Understanding the effects of age and disease on sexual wellbeing is crucial as sexual health is increasingly associated with vitality. In a new study published in The American Journal of Medicine, researchers looked at the role metabolic syndrome and cardiovascular disease play in postmenopausal women’s sexual health. They found that metabolic syndrome was strongly associated with decreased sexual activity, desire, and sexual satisfaction and that specific cardiovascular events were linked to reduced rates of sexual activity, but not with sexual desire or satisfaction. The study also showed that coronary artery disease was more prevalent in women with low rates of sexual activity.
Past studies have suggested that sexual dysfunction in women is more closely related to psychosocial factors such as depression and marital status than to any physical cause. Investigators from the University of California San Diego School of Medicine surveyed 376 postmenopausal women from the Rancho Bernardo community using a Female Sexual Function Index (FSFI) questionnaire. They found that women with metabolic syndrome reported low sexual satisfaction, decreased desire, and diminished sexual activity. Waist size, diabetes, and hypertension were additionally associated with decreased sexual activity and elevated triglycerides were linked to lower desire.
“In these healthy community-dwelling older women, the prevalence of low sexual desire was significantly higher in women who met the diagnostic criteria for metabolic syndrome,” explained Susan Trompeter, MD, lead investigator and clinical professor in the Department of Medicine at the University of California San Diego School of Medicine/Veterans Affairs San Diego Healthcare System. “In addition, we observed a higher prevalence of dysfunction by FSFI criteria in desire, arousal, orgasm, and satisfaction, comparing sexually active women with metabolic syndrome to those without.”
Researchers also looked at various cardiovascular events and their effects on sexual health. They discovered that heart attack, coronary artery bypass, and angina were associated with decreased sexual activity, but that those cardiovascular factors did not influence sexual desire or satisfaction. Additionally, women with low sexual activity were more likely to have coronary artery disease. “Metabolic syndrome in women may be more closely related to coronary artery disease than other cardiovascular outcomes,” noted Elizabeth Barrett-Connor, MD, corresponding author and Distinguished Professor in the Department of Family Medicine and Public Health at UC San Diego School of Medicine.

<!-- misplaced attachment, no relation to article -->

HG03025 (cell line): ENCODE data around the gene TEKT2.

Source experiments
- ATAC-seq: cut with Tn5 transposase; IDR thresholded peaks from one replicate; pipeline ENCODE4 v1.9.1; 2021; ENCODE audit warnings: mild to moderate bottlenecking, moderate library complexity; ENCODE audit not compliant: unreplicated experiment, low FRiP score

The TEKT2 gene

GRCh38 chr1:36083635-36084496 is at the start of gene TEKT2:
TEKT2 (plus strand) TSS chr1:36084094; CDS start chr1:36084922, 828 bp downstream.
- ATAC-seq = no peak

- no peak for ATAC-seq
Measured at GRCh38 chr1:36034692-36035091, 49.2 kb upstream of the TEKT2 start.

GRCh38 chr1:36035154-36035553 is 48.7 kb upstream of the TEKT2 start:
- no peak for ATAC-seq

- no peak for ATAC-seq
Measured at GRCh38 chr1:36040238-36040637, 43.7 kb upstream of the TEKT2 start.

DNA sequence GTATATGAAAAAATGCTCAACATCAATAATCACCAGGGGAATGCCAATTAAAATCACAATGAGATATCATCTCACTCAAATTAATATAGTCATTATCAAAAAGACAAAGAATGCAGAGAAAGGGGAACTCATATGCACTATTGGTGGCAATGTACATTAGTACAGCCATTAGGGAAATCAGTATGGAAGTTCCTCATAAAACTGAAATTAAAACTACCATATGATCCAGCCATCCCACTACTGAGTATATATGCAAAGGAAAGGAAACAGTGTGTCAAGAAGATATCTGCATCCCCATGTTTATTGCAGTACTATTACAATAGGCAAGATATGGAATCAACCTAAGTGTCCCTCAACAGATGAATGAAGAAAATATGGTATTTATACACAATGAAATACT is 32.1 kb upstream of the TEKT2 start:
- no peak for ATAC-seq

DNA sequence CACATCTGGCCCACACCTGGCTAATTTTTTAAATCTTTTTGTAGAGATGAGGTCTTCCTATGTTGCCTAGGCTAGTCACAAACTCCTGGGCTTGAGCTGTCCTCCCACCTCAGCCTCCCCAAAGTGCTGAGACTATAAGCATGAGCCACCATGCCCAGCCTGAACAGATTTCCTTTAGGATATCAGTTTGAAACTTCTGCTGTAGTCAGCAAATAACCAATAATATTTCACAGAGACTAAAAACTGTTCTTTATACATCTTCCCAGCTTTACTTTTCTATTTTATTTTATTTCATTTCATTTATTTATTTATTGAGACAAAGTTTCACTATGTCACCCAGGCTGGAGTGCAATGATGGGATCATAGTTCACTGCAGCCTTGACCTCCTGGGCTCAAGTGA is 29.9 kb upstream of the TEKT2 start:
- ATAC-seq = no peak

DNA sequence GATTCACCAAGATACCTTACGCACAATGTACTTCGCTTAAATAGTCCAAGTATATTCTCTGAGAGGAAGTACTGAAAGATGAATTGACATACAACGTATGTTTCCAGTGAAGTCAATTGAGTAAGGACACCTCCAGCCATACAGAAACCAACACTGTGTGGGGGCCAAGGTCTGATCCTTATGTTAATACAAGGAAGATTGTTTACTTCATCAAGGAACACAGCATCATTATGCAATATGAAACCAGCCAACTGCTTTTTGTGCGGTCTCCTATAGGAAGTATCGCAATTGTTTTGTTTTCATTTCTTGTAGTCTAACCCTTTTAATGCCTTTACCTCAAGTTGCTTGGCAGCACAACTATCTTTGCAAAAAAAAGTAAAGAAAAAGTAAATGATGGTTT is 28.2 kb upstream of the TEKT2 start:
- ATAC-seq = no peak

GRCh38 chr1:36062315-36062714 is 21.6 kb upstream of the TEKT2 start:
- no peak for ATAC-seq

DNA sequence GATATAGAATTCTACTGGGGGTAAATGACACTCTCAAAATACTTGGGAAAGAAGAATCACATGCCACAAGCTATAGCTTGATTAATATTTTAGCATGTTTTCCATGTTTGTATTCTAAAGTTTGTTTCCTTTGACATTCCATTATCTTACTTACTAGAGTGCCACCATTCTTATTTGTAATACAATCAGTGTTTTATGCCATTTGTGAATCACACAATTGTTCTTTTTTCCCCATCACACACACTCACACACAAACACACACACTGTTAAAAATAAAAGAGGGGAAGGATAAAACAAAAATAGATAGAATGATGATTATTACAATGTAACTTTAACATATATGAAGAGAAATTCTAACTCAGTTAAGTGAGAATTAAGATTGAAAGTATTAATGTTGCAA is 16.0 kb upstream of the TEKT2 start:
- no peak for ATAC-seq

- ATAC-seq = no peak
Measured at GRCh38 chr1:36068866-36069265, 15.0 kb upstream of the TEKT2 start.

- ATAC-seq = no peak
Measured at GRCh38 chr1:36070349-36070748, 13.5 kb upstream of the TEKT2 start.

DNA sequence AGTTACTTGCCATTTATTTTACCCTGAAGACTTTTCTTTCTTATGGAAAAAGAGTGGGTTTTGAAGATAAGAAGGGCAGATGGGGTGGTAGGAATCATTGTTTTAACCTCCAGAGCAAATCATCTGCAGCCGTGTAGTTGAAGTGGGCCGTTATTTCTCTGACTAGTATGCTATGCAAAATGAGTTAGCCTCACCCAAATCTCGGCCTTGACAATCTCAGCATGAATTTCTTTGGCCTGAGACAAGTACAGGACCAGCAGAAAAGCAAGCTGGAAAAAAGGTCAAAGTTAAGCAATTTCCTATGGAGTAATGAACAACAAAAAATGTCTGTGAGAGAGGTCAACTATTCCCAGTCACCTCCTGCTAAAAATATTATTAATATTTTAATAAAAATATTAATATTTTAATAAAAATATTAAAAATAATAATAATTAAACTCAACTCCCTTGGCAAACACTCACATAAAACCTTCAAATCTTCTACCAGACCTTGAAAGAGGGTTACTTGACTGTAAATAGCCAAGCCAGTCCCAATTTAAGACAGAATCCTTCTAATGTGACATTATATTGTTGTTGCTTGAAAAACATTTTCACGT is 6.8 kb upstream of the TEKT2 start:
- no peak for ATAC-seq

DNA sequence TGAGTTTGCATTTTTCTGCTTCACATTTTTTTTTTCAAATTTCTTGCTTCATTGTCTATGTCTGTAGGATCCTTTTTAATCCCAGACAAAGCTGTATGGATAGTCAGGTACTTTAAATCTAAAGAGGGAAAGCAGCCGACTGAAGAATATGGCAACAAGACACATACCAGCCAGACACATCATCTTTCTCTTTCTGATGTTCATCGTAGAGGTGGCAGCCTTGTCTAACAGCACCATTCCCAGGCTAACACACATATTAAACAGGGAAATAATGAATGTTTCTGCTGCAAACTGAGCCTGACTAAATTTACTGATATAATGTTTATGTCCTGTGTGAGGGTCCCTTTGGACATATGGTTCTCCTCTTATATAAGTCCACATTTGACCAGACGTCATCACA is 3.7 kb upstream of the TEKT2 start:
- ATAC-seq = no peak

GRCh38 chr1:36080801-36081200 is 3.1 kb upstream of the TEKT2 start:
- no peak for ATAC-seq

While some cardiovascular events lead to lower sexual activity, the study found that a past diagnosis of heart failure, poor circulation, and stroke had no association with sexual function and that no cardiovascular disease was linked to sexual desire or sexual satisfaction.
“Decreasing estrogen levels have been reported to precede a decrease in sex hormone-binding globulin and testosterone, which may decrease sexual desire or sexual activity, or both,” said Dr. Trompeter. “Therefore, the decrease in endogenous estrogen during perimenopause may be linked both to a decrease in sexual function and to an increase in cardiovascular risk.”
This new study shows that metabolic syndrome can play a part in the decline of sexual desire and function in postmenopausal women. It was associated with decreased sexual activity, as well as desire and satisfaction. Coronary artery disease was more prevalent among women with low rates of sexual activity; and women who had suffered a heart attack, had a coronary artery bypass, or angina were also less sexually active.
“Overlapping pathways affecting sexual function in women are complex and still poorly understood; however, both physiological and psychological variables contribute to sexual activity and function,” concluded Dr. Trompeter. “Prevention of chronic disease and optimization of health may preserve sexual activity and satisfaction.”
Full bibliographic information:
“Metabolic Syndrome and Sexual Function in Postmenopausal Women,” by Susan E. Trompeter, MD, Ricki Bettencourt, MS, and Elizabeth Barrett-Connor, MD. This article appears online in advance of The American Journal of Medicine Volume 129, Issue 9 (September 2016)